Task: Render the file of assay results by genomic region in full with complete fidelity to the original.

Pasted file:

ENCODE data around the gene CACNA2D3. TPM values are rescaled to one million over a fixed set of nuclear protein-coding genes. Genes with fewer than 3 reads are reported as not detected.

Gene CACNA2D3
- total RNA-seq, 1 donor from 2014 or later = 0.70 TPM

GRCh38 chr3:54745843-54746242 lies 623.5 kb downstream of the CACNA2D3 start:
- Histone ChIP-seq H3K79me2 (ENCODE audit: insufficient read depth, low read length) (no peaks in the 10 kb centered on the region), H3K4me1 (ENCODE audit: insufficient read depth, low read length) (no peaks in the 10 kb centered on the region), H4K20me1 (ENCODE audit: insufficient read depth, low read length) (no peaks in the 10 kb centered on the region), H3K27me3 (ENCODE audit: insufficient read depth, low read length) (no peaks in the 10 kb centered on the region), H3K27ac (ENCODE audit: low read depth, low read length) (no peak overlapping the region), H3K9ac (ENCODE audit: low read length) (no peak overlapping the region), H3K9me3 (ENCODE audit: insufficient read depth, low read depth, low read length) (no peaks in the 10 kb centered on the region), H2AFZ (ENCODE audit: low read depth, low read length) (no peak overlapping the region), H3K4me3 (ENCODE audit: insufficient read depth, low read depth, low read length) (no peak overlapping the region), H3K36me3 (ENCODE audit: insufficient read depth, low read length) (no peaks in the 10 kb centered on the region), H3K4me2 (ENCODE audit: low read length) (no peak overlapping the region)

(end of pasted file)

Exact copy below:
ENCODE data around the gene CACNA2D3. TPM values are rescaled to one million over a fixed set of nuclear protein-coding genes. Genes with fewer than 3 reads are reported as not detected.

Gene CACNA2D3
- total RNA-seq, 1 donor from 2014 or later = 0.70 TPM

GRCh38 chr3:54745843-54746242 lies 623.5 kb downstream of the CACNA2D3 start:
- Histone ChIP-seq H3K79me2 (ENCODE audit: insufficient read depth, low read length) (no peaks in the 10 kb centered on the region), H3K4me1 (ENCODE audit: insufficient read depth, low read length) (no peaks in the 10 kb centered on the region), H4K20me1 (ENCODE audit: insufficient read depth, low read length) (no peaks in the 10 kb centered on the region), H3K27me3 (ENCODE audit: insufficient read depth, low read length) (no peaks in the 10 kb centered on the region), H3K27ac (ENCODE audit: low read depth, low read length) (no peak overlapping the region), H3K9ac (ENCODE audit: low read length) (no peak overlapping the region), H3K9me3 (ENCODE audit: insufficient read depth, low read depth, low read length) (no peaks in the 10 kb centered on the region), H2AFZ (ENCODE audit: low read depth, low read length) (no peak overlapping the region), H3K4me3 (ENCODE audit: insufficient read depth, low read depth, low read length) (no peak overlapping the region), H3K36me3 (ENCODE audit: insufficient read depth, low read length) (no peaks in the 10 kb centered on the region), H3K4me2 (ENCODE audit: low read length) (no peak overlapping the region)